To sum up, employees share stronger bonds with their peers than their managers. They also feel that sometimes appreciation from managers is forced and not genuine. On the other hand, when recognition comes from peers it is considered more meaningful. Companies should facilitate a culture where peer recognition becomes frequent and natural.
2. Leverage Social media
Why social media, you ask? Because everyone’s doing it.
For the current generations, nothing actually is considered to have happened unless it’s on social media.
There’s something really powerful about being recognised on social media from a company that has tens of thousands of followers. Social media recognition gives your employees the feeling of being truly in the limelight. Also, flaunting hard-earned appreciation on their good work becomes easier on these platforms.
For example, even the “employee of the week” or similar recognition ritual will immediately become more meaningful when you post a picture of them on the company’s social media handle.
A big plus about going to social media for recognition is gamification. Employees can nominate or vote among themselves for important awards and recognition. You can reward the team or department that shows great achievement in social media together. It encourages employees to work together as a team and not just as an individual all the time.
Another great way of recognizing employees is through cloud-based internal employee recognition programs. Companies now have their own R&R platforms that can act as a mini social media where employees can indulge in staff recognition, exchanging good wishes on birthdays and work anniversaries, on-the-spot compliments and more. Also, it becomes easier to integrate reward points in such platforms. Managers can make the whole recognition process more effective by adding incentives and recognition leaderboard.
Some other employee recognition ideas that work in social media can be:
A Letter of excellence by a leader/ team members/ managers on special achievements and milestones.
A monthly online newsletter with special mentions and shout-outs to all the monthly award winners.
A virtual wall-of-fame for the recognition-worthy mentions every week.
3. The Era of Instant gratification
There has been a profound shift in our society in the past few decades. The millennials and the GenZers are dominating the workforce and they are rightly termed as “impatient” and “fast-paced”. They want to get their job done quickly and they expect instant recognition for the same. Delayed recognition is as good as denied recognition for today’s multigenerational workforce.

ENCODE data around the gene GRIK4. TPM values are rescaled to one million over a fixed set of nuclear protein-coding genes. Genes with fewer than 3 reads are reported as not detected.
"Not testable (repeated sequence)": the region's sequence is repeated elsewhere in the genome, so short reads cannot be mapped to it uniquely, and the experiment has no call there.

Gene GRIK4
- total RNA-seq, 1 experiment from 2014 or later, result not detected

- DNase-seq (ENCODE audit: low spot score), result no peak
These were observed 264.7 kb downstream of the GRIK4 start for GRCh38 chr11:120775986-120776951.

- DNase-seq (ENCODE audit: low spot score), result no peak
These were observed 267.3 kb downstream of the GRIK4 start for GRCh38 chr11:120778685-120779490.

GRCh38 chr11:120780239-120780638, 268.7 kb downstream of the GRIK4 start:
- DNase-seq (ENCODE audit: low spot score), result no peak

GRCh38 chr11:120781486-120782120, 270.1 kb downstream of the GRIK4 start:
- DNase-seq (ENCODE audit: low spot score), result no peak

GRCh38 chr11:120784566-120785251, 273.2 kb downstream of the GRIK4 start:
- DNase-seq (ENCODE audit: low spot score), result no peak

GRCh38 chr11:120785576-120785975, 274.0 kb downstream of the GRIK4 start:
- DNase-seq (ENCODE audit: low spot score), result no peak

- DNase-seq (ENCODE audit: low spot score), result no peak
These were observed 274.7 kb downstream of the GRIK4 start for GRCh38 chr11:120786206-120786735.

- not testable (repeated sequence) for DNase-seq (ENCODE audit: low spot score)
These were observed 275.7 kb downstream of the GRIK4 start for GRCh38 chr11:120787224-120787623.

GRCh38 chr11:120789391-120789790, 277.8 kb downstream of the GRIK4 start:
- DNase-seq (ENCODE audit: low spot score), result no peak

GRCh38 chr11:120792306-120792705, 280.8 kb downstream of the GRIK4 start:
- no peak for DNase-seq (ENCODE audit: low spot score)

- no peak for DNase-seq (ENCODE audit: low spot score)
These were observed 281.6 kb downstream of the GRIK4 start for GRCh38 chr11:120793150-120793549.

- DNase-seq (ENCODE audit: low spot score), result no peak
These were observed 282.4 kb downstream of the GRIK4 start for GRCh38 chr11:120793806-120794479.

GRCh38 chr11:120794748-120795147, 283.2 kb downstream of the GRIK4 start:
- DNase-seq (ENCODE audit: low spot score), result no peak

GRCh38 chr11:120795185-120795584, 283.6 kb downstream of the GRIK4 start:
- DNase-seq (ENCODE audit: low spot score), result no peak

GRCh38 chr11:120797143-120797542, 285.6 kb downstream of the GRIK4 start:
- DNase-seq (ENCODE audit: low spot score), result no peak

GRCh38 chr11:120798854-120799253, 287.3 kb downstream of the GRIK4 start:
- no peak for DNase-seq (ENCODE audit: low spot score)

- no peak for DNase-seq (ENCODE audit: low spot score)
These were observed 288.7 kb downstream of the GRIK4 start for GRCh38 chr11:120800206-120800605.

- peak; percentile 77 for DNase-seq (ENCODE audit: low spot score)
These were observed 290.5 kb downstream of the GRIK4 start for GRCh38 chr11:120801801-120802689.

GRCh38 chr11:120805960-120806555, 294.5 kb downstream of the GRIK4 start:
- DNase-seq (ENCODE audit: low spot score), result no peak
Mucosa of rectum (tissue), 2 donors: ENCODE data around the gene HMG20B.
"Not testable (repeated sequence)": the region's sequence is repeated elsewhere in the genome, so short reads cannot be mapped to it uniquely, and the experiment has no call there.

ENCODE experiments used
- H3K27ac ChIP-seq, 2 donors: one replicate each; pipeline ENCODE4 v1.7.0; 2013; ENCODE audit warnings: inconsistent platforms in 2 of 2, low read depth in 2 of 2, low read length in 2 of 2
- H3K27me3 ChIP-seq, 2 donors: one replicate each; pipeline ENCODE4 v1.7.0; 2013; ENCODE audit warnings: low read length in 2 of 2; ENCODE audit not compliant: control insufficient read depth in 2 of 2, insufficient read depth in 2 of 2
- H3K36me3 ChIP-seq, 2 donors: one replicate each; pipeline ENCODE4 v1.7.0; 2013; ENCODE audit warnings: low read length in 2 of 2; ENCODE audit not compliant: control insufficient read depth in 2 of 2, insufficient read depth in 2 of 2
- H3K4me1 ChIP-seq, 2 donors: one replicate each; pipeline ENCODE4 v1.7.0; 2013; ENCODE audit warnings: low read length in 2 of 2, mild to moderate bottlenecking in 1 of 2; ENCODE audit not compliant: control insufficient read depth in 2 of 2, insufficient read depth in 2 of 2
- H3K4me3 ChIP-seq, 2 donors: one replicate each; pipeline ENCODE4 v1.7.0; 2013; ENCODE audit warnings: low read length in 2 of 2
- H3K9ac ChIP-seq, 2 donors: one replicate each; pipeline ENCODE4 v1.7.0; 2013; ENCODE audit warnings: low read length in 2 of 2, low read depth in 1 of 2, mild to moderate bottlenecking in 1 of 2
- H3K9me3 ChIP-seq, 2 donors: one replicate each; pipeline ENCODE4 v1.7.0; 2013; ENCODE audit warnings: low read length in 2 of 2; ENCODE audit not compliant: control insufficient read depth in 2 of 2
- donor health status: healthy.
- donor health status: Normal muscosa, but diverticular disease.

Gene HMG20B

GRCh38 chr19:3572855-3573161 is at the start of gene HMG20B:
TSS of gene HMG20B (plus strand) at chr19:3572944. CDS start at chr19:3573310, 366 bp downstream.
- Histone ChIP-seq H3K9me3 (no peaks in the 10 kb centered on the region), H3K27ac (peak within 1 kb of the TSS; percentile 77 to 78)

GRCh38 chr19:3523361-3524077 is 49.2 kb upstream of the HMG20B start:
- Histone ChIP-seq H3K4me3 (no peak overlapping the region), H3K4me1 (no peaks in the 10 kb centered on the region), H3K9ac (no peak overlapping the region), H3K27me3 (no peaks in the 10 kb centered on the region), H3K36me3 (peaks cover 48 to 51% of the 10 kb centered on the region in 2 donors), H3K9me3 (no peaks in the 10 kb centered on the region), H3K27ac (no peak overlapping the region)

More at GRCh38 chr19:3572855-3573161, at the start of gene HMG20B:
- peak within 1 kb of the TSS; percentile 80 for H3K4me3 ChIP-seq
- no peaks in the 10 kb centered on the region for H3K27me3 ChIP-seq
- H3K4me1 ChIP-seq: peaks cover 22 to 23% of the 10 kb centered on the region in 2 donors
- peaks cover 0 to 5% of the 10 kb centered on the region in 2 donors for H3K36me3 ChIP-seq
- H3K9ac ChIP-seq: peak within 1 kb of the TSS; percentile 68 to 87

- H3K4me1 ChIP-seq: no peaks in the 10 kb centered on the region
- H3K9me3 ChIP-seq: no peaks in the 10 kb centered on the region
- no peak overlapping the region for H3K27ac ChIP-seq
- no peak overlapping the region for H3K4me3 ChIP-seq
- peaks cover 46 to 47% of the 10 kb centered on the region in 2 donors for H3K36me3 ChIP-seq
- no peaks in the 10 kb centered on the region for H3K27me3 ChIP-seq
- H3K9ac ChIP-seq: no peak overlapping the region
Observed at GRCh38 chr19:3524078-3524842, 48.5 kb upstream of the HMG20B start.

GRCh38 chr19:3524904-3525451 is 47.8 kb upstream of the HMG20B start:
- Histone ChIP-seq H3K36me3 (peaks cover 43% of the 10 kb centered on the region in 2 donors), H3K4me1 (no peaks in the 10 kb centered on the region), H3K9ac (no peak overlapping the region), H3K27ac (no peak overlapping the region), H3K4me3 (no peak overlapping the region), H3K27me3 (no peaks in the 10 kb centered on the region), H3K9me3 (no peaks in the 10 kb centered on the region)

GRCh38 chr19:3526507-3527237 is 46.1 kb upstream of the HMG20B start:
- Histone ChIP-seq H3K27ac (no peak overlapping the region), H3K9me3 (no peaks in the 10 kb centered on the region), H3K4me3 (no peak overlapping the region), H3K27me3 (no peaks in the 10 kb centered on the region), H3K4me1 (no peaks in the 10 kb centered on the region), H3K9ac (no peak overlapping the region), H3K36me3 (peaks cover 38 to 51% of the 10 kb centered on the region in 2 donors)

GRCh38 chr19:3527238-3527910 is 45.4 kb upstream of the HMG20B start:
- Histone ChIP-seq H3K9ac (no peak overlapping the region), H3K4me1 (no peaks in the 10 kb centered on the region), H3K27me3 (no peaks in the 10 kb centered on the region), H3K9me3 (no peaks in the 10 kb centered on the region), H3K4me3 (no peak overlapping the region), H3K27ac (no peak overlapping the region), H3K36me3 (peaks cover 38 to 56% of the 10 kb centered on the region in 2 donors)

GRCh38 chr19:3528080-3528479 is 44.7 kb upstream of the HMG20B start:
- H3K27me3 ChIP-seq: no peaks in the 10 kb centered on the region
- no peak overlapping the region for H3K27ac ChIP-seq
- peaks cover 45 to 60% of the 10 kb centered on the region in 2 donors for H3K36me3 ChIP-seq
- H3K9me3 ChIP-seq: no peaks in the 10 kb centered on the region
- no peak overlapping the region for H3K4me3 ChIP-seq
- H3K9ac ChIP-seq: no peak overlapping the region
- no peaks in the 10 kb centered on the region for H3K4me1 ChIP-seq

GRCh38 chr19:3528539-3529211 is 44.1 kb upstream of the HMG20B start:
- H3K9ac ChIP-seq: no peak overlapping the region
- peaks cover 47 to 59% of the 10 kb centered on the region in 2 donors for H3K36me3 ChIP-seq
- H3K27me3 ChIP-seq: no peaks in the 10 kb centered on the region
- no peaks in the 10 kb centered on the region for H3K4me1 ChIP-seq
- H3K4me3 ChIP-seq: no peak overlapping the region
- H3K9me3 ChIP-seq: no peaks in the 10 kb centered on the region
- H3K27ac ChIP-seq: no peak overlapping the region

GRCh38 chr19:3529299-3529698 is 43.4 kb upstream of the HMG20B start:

Applying good encouragement tactics is crucial for any organization. Sincerity and timeliness of feedback and appreciation might seem like a trivial matter but it makes a lot of difference. When we talk about making recognition an innate part of the company culture, we must make recognition as regular and instant as possible.
Recognizing achievements in real-time or trying to schedule it as close to the actions you’re rewarding, reinforces the behaviours you want to encourage. Also, as a result, employees become aligned with broader company goals.
When employees know that they will be praised and their efforts wouldn’t go unnoticed, they are more likely to take up challenges and continue growing. It empowers them by giving them the extra boost of confidence.
Additionally, expressing interest in their professional development, sending them emails about their progress and assisting them in their journey helps you reach the broader company goals faster. It is a definite win-win situation for both employer and employees.
4. Gift of “Time-off”
Striking the perfect balance between work, career, family and having fun has been the biggest challenge for employees. Work schedules are getting busier and personal time is getting shorter.
Naturally, a healthy work-life balance in terms of flexible timing and time-off is the top-seeking benefit for employees everywhere.